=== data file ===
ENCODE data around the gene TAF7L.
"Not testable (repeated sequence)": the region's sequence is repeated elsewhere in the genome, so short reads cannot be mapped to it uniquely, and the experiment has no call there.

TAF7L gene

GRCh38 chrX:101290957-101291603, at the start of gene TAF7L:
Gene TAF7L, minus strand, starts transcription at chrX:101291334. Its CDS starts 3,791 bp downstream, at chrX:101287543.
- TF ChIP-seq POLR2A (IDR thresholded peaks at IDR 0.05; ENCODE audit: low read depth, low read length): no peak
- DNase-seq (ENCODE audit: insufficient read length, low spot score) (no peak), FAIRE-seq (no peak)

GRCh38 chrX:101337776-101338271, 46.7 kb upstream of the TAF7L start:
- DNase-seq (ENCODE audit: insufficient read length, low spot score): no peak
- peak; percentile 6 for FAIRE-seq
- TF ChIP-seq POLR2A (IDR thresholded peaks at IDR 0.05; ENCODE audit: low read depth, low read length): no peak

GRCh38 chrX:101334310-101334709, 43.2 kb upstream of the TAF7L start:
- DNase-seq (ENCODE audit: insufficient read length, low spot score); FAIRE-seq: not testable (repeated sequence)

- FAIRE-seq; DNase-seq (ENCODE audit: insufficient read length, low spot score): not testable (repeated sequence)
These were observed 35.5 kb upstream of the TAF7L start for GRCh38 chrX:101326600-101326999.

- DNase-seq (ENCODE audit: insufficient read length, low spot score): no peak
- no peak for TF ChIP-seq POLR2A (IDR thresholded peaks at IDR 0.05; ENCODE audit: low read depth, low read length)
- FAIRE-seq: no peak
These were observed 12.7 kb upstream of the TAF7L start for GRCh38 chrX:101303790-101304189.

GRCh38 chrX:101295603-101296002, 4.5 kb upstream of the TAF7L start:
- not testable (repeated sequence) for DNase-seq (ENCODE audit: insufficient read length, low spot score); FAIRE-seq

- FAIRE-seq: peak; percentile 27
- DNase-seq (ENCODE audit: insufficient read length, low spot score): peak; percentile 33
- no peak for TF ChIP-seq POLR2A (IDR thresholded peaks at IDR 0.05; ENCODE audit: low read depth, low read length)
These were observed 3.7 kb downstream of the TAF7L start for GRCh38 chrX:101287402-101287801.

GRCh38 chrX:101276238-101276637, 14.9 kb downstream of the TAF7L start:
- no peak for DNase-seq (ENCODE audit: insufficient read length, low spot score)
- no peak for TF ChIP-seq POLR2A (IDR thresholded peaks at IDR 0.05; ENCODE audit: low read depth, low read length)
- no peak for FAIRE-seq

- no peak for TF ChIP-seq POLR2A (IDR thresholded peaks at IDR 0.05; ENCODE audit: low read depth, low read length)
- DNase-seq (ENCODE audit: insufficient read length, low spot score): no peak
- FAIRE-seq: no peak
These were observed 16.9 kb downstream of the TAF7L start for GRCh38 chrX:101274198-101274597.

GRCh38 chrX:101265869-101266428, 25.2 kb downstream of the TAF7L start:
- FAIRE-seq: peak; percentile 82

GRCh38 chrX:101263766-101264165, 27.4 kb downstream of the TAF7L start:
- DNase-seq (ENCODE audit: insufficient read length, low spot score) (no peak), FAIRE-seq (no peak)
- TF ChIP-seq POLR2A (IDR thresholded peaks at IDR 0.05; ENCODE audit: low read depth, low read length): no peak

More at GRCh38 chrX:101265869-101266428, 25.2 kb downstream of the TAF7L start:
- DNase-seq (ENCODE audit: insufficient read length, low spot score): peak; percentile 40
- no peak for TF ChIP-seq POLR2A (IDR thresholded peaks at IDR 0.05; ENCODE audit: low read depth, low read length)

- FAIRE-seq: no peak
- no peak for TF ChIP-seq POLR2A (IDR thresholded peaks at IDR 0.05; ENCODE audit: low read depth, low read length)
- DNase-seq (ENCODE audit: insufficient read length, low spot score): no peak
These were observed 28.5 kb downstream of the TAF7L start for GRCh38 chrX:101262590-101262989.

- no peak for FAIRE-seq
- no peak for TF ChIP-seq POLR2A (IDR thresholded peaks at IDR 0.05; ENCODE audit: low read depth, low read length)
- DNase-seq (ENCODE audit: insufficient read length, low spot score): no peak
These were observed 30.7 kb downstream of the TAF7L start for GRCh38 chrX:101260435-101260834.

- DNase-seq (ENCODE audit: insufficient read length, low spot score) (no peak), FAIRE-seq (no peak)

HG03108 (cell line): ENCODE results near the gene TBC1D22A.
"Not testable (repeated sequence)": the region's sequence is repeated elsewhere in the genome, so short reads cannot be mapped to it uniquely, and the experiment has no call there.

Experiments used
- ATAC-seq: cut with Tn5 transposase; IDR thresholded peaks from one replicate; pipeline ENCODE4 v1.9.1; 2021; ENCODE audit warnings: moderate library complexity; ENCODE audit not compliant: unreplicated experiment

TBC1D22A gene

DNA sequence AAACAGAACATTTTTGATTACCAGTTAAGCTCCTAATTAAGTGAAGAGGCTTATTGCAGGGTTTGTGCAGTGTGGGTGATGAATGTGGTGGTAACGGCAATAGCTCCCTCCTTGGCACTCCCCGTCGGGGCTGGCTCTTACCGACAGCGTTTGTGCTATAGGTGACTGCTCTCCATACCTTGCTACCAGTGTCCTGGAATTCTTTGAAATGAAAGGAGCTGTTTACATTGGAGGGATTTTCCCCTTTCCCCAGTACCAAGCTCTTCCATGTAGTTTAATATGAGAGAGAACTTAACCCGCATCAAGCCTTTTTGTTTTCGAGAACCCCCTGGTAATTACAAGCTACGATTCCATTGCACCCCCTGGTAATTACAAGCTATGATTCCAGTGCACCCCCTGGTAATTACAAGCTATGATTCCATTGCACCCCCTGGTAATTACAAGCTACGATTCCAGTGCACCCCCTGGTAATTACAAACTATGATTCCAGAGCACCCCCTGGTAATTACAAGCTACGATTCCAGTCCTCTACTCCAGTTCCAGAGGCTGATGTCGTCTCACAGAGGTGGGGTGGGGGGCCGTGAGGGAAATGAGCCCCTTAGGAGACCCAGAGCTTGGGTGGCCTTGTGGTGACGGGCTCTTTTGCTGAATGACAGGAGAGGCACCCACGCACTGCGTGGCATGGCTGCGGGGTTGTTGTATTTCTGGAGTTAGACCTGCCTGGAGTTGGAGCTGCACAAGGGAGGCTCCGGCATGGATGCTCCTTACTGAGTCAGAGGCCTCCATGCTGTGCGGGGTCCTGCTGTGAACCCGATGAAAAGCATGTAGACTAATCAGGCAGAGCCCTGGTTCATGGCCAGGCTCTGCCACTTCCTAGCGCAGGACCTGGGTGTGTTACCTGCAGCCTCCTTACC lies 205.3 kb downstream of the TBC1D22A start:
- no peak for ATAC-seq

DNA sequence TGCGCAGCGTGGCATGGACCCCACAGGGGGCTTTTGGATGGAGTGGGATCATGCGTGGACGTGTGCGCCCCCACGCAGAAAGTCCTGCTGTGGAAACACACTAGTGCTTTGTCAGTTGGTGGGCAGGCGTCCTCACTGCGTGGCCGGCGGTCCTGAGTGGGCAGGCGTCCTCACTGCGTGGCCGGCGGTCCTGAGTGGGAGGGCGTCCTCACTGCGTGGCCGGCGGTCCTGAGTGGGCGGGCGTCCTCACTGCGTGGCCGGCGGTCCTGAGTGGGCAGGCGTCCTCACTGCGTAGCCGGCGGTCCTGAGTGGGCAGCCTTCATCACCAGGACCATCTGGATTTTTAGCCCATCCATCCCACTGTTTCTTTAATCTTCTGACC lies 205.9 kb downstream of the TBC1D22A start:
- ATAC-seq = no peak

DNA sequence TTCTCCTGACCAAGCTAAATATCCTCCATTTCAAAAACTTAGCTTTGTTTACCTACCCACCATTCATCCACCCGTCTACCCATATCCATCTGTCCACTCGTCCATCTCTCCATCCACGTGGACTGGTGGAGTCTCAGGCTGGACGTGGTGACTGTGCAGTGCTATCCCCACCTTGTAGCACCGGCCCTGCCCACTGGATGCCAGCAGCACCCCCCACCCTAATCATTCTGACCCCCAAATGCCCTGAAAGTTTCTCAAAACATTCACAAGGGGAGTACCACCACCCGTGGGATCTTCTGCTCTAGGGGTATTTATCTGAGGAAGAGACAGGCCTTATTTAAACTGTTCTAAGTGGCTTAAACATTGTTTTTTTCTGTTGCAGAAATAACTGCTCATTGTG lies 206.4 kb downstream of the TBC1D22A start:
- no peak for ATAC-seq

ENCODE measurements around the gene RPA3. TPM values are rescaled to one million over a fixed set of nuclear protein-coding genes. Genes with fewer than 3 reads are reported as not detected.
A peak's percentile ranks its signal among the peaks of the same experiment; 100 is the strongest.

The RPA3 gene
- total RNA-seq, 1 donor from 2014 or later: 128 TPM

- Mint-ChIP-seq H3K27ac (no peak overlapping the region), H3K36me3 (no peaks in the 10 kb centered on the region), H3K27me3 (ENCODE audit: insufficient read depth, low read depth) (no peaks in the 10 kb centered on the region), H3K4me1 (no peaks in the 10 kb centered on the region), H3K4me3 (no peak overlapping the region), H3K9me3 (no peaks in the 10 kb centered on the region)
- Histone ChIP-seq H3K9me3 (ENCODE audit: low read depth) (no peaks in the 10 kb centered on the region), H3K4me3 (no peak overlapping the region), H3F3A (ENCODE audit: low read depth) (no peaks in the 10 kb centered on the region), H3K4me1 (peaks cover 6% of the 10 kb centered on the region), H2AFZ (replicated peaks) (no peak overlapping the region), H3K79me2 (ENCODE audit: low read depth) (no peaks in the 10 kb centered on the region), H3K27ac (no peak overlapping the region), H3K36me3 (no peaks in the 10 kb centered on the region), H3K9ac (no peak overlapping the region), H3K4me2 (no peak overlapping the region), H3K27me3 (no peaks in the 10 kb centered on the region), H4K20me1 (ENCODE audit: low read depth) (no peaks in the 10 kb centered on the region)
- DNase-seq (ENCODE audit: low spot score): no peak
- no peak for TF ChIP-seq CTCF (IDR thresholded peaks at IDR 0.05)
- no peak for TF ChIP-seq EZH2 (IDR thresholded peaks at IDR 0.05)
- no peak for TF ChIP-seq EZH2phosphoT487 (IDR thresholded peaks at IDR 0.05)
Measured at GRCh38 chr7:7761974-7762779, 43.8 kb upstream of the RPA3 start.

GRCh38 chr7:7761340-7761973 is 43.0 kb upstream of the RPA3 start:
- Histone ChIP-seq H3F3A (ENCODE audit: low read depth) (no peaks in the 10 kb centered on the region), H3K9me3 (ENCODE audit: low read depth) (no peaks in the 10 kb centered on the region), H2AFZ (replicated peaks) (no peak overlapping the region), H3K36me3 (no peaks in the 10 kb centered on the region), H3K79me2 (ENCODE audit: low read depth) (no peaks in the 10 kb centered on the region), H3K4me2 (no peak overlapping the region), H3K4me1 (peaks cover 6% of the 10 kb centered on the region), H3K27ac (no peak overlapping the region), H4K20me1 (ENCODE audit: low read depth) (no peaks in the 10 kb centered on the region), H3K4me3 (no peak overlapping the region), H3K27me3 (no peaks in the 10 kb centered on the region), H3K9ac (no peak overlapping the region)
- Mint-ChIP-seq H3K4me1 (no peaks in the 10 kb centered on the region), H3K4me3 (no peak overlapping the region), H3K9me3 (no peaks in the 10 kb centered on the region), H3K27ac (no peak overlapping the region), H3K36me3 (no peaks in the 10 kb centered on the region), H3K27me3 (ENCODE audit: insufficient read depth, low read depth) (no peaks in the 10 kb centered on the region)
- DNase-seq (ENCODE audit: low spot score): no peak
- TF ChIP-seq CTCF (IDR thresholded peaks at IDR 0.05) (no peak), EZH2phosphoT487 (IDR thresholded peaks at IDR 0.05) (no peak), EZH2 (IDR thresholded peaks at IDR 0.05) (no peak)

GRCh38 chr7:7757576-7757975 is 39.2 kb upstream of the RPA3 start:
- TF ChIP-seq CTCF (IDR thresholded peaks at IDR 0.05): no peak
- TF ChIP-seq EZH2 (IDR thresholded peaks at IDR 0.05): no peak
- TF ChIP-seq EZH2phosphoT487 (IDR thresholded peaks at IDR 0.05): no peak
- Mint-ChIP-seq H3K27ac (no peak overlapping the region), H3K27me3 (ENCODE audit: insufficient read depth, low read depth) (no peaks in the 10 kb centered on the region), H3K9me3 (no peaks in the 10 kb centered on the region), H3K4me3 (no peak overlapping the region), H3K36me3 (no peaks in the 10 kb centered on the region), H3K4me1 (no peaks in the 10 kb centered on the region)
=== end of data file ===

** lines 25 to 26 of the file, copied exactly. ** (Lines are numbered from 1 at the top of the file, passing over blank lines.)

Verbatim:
These were observed 3.7 kb downstream of the TAF7L start for GRCh38 chrX:101287402-101287801.

GRCh38 chrX:101276238-101276637, 14.9 kb downstream of the TAF7L start: